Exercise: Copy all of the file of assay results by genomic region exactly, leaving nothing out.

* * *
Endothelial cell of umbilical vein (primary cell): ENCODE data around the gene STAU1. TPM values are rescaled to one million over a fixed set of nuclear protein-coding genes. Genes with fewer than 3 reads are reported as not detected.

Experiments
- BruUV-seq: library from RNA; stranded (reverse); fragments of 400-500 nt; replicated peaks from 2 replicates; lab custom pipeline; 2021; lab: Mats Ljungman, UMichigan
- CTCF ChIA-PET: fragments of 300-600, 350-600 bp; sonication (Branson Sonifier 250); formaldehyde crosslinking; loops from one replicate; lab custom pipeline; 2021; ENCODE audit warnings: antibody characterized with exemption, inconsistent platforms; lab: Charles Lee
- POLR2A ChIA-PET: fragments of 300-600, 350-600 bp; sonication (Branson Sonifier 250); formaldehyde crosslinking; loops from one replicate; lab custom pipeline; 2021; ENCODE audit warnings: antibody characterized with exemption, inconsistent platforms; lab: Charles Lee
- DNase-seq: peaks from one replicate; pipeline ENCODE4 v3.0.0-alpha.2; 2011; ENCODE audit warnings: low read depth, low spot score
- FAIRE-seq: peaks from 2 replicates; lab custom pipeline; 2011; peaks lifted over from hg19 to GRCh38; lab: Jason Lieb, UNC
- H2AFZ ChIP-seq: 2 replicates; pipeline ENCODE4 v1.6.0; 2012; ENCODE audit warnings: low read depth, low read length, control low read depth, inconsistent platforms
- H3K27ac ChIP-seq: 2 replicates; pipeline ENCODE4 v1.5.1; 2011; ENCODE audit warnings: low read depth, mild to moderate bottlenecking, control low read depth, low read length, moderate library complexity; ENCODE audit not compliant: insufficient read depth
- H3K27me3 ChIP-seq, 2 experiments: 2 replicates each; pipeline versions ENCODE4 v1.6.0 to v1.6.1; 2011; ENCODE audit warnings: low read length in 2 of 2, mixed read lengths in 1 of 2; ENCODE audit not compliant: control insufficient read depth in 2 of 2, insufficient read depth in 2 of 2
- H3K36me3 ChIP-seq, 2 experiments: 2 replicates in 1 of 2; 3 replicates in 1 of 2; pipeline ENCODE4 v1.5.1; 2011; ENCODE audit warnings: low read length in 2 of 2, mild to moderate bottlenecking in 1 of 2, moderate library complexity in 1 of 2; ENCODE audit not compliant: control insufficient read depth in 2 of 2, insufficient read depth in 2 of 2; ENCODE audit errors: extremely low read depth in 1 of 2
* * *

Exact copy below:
Endothelial cell of umbilical vein (primary cell): ENCODE data around the gene STAU1. TPM values are rescaled to one million over a fixed set of nuclear protein-coding genes. Genes with fewer than 3 reads are reported as not detected.

Experiments
- BruUV-seq: library from RNA; stranded (reverse); fragments of 400-500 nt; replicated peaks from 2 replicates; lab custom pipeline; 2021; lab: Mats Ljungman, UMichigan
- CTCF ChIA-PET: fragments of 300-600, 350-600 bp; sonication (Branson Sonifier 250); formaldehyde crosslinking; loops from one replicate; lab custom pipeline; 2021; ENCODE audit warnings: antibody characterized with exemption, inconsistent platforms; lab: Charles Lee
- POLR2A ChIA-PET: fragments of 300-600, 350-600 bp; sonication (Branson Sonifier 250); formaldehyde crosslinking; loops from one replicate; lab custom pipeline; 2021; ENCODE audit warnings: antibody characterized with exemption, inconsistent platforms; lab: Charles Lee
- DNase-seq: peaks from one replicate; pipeline ENCODE4 v3.0.0-alpha.2; 2011; ENCODE audit warnings: low read depth, low spot score
- FAIRE-seq: peaks from 2 replicates; lab custom pipeline; 2011; peaks lifted over from hg19 to GRCh38; lab: Jason Lieb, UNC
- H2AFZ ChIP-seq: 2 replicates; pipeline ENCODE4 v1.6.0; 2012; ENCODE audit warnings: low read depth, low read length, control low read depth, inconsistent platforms
- H3K27ac ChIP-seq: 2 replicates; pipeline ENCODE4 v1.5.1; 2011; ENCODE audit warnings: low read depth, mild to moderate bottlenecking, control low read depth, low read length, moderate library complexity; ENCODE audit not compliant: insufficient read depth
- H3K27me3 ChIP-seq, 2 experiments: 2 replicates each; pipeline versions ENCODE4 v1.6.0 to v1.6.1; 2011; ENCODE audit warnings: low read length in 2 of 2, mixed read lengths in 1 of 2; ENCODE audit not compliant: control insufficient read depth in 2 of 2, insufficient read depth in 2 of 2
- H3K36me3 ChIP-seq, 2 experiments: 2 replicates in 1 of 2; 3 replicates in 1 of 2; pipeline ENCODE4 v1.5.1; 2011; ENCODE audit warnings: low read length in 2 of 2, mild to moderate bottlenecking in 1 of 2, moderate library complexity in 1 of 2; ENCODE audit not compliant: control insufficient read depth in 2 of 2, insufficient read depth in 2 of 2; ENCODE audit errors: extremely low read depth in 1 of 2